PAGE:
Thanksgiving’s main course is a real turkey

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Thanksgiving’s main course is a real turkey

Lulu Khalil, Freshman Columnist

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It’s November, and you know what that means.

Thanksgiving is right around the corner. 

For most of us, I think it’s safe to say that food comes to mind when we think of Thanksgiving. 

We’ve all heard the kindergarten story of how the pilgrims landed in North America and had a feast with the Native Americans. 

Regardless of whether this story was actually true – or our teachers just decided to not tell us about the massacre of the natives –we’ve heard the story at least once in our lives.

On Thanksgiving, families get together and have a feast. 

What may be included in the feast will vary: potatoes, bread, pumpkin pie, and much more. There’s just too much food to count.

 But there is one thing that will always make its way onto dinner tables across America  and Canada (we can’t forget about our good neighbors to the north): TURKEY. 

Turkey, turkey, turkey. Stuffed turkey, baked turkey, deep fried turkey, and so many more options. 

Turkey is just all the rave when it comes to Thanksgiving.

There is only one thing I can say when it comes to turkey. It isn’t even that good.

Now don’t get me wrong here, turkey isn’t disgusting and I’ll eat it, but it’s just not that great. 

Over the years, you may have tricked yourself into thinking you like turkey, but let’s face it: turkey is overrated.

And I’m talking about the taste. The symbolism is great, but the taste, not so much.

The taste of turkey is bland and flavorless. It is pretty similar to the texture of chicken, but the flavor just isn’t there.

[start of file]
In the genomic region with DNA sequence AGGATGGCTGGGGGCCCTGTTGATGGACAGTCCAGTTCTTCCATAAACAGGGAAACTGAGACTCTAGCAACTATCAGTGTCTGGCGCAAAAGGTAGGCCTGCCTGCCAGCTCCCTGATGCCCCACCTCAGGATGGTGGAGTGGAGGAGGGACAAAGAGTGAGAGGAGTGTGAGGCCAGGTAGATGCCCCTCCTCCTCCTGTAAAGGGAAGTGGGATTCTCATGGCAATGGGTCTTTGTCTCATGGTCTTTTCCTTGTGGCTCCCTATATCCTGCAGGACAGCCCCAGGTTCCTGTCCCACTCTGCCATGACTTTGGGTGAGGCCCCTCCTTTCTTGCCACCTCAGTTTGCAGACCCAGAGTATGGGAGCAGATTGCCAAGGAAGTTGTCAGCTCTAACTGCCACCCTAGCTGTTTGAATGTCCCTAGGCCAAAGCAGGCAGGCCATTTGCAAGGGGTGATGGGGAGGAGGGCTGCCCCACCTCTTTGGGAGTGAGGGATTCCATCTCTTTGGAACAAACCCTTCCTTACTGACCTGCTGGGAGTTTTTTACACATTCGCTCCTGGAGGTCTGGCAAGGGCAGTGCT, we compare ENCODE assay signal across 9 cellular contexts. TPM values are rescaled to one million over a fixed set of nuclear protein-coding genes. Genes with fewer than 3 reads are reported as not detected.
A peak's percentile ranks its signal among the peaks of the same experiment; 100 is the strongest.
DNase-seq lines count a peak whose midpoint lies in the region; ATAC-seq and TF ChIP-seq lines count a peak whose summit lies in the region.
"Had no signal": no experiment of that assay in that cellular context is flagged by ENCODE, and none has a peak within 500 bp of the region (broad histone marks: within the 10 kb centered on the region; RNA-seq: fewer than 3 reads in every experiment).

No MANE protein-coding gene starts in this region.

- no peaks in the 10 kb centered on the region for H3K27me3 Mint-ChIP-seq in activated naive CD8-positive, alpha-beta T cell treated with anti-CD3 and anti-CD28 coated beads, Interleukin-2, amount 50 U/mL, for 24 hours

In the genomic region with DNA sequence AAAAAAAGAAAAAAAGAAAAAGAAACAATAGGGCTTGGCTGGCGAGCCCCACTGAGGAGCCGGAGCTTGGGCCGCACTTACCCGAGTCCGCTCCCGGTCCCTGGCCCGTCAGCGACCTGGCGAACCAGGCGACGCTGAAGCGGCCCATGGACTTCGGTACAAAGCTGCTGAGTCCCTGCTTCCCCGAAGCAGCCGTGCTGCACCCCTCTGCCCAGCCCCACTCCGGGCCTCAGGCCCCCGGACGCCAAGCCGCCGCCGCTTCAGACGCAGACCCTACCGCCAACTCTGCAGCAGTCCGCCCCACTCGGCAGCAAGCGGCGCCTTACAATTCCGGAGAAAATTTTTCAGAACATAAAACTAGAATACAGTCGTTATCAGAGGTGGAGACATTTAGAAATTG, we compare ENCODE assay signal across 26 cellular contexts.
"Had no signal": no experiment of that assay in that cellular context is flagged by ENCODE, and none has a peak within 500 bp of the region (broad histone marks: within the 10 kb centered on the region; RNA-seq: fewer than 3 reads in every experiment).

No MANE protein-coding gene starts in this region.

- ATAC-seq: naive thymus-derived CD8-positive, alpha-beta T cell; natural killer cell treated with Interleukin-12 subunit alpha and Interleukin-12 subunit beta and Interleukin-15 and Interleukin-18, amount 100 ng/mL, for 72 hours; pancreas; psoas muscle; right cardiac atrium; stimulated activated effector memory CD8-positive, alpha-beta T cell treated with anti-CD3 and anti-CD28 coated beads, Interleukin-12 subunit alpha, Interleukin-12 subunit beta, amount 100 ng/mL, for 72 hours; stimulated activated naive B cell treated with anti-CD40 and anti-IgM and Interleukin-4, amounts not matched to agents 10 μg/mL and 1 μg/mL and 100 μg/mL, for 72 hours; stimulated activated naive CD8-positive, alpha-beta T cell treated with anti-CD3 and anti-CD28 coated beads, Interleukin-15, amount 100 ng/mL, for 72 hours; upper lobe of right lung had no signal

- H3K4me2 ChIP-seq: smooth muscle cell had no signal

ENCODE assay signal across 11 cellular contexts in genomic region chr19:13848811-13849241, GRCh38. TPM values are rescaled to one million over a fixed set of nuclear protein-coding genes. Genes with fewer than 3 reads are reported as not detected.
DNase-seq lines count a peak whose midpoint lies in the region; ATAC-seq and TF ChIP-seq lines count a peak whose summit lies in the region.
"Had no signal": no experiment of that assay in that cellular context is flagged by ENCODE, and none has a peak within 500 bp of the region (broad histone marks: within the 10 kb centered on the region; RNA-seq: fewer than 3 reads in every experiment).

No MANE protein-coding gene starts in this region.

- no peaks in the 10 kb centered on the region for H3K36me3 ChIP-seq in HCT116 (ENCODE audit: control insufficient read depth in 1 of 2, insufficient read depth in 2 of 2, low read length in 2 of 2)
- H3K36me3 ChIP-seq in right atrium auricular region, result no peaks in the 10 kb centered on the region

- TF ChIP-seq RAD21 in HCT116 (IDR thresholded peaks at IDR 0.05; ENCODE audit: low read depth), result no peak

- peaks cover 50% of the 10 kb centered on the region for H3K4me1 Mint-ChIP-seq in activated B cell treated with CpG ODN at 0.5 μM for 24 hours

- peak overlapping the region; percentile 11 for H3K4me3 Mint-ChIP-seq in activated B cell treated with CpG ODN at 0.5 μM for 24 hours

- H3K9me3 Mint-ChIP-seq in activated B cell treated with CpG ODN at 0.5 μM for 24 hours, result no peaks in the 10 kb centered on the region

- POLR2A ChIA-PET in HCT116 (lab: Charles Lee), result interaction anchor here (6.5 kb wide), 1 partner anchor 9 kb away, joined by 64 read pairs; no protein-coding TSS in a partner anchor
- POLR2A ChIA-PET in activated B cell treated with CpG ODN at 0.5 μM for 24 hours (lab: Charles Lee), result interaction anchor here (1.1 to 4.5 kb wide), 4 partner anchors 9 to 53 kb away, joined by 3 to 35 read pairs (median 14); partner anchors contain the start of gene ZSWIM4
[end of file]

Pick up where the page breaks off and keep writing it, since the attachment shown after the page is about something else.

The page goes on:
I’ll eat turkey on Thanksgiving and any other special occasion. I can bear it. 

But let me just say that there is a reason that turkey isn’t the main choice of meal for most occasions.

By now, you may be thinking that I dislike Thanksgiving. That is very far from the truth.  In fact, Thanksgiving is my favorite holiday – it also happens to be the day I was born – so, I have absolutely nothing against it. 

In my early years, my family always tried to make turkey work on Thanksgiving. When we finally hit reality after trying to make turkey seem better than it is, my family decided to make tri-tip a tradition instead. So, we ate tri-tip as our annual feast for a few years. 

This lasted up until my sister met her husband. We’ve been invited to Thanksgiving at their house for a couple years now, where we eat turkey. 

I have absolutely no hate toward my brother-in-law or his family. In fact, I love them, just not their turkey. 

Turkey found its way back into my life. How long it will stay, it’s hard to say.

But it’s OK.  I’ll live through it if I have to.

Fresh(man) Voices is a monthy column featuring differnt freshman writers. Freshmen can submit columns to [email protected] or [email protected]